But the core approach and things to remember about giving an interview presentation

Why Are You Being Asked to Give an Interview Presentation?

When an employer asks you to give a presentation in your interview, it is typically to gain a greater understanding of your skills or experience. These will be the skills or experience that are most important to the role, and can offer you insight into what will be expected of you in the role.

The questions you are asked in an interview are obviously important, and it’s always a good idea to research the typical interview questions that you are likely to face . 

But the interview presentation can be just as, and is likely more important than, the questions you answer: And is typically where many potential candidates are rejected from the interview process.

The interview presentation will also help you to understand whether the job is one that would be right for you. The presentation task will likely be something you will be doing in the role everyday, or something that is of crucial importance. So the interview presentation task can give you more insight into the role than you can get from asking questions in the interview.

The 5 Things Your Job Interview Presentation Needs to Show

Before we get into the practical tips for your interview presentation, there are a few essential things that your presentation must show:

1. That you understood the task and the job you’ll be doing.

All too often we see candidates who have rushed into an interview task, without really taking the time to understand the task or understand what the employer was really looking to see. 

Because it’s feedback we hear from the employers we work with all the time. It’s crucial to make sure you understand what the employer wants to see from your task.

2. Your technical experience and expertise.

Pretty obvious, but pretty important. If you’re given a technical task, you need to show that you’re an expert at what you’ve been asked. This can mean going back and doing some revision around this area, to refresh your memory and prepare yourself for any questions you might face.

3. That you can handle yourself in a high-pressure situation.

Being cool under pressure is an essential skill and is an attractive quality in almost every job. Conversely, while someone may be great on paper, if they can’t articulate themselves or crumble under pressure, that can be a huge red flag to employers.

4. You can communicate well with clients and colleagues.

Communication is key, especially in a position where you’ll be working closely with clients or colleagues. And if you can’t articulate yourself effectively in a presentation setting, employers will be hesitant to put you in a role where you will be presenting to clients.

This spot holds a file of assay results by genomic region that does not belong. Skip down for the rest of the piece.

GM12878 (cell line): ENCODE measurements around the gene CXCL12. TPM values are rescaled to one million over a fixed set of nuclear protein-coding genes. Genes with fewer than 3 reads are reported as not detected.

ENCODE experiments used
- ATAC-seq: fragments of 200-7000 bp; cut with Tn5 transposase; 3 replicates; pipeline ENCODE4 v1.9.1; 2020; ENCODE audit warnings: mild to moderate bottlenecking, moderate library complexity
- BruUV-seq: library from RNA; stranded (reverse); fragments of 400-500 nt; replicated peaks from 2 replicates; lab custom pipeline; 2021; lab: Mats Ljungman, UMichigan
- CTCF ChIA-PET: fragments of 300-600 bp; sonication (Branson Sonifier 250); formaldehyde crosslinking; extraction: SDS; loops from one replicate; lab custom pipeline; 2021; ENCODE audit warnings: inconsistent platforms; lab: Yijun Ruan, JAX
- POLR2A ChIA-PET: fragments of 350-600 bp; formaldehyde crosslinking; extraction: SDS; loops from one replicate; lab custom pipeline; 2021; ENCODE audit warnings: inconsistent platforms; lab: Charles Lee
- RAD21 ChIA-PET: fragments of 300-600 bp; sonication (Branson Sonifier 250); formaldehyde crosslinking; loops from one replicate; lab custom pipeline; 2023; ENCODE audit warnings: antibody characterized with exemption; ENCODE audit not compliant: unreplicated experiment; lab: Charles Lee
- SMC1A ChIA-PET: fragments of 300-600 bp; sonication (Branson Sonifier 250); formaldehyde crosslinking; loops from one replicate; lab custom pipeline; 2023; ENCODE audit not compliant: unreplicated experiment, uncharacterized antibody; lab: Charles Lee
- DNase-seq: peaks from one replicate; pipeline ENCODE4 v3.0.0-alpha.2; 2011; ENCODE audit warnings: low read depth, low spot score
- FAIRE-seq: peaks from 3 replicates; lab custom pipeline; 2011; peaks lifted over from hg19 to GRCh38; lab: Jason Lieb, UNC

5. That you really want the job.

If you’re in the interview, then it’s fairly obvious that you want the job you’re interviewing for. But one of the things that employers will look for is who really wants the job.

Putting in the effort, preparing for any questions they may have and rehearsing your presentation, will show the interviewer that you’re serious about the opportunity.

13 Interview Presentation Tips and Steps to Success

These 13 tips will outline the steps you need to take when creating, presenting and what you need to do after your interview presentation.

1. Understand your audience and what they are looking for

The most important tip we can give is to understand what your audience, the interviewer, is looking for from your presentation. 

If you’re interviewing for an IT Account Manager position and asked to give a mock pitch to clients, is it the contents of your presentation that really matters? Probably not. 

Instead, the interviewers are looking to see that you present yourself well, can communicate effectively, and have a technical understanding of what you’re selling.

2. Keep it nice and short

Nobody wants to sit through a seemingly endless presentation. So try to keep the presentation you give nice and short: As concise as it needs to be.

If you’re really not sure about the length of the presentation, you can always ask the interviewer about how long they would like the interview presentation to be.

If you haven’t been given an outline for how long your presentation should take, you might be tempted to put in as much useful information as you can, to show off your knowledge and skills. But we advise having only the necessary information you need to complete the task at hand or answer the questions that you need to.

3. Have a structure for your presentation

Imperative to having a streamlined and professional interview presentation, is having a solid structure. Whatever the subject of your presentation, you should have an introduction, the main points you want to address, and a conclusion.

4. Use images and graphs, not just text

Make your presentation more engaging by including images, graphs, diagrams and maybe even a video if you’re feeling a bit creative. 

This prevents your presentation from becoming monotonous, and can help to break up slides of text after text or large sets of data.

5. Don’t try to fit too much information on each slide

It can be tempting to try and use up all the real estate on your presentation slides, cramming them with information.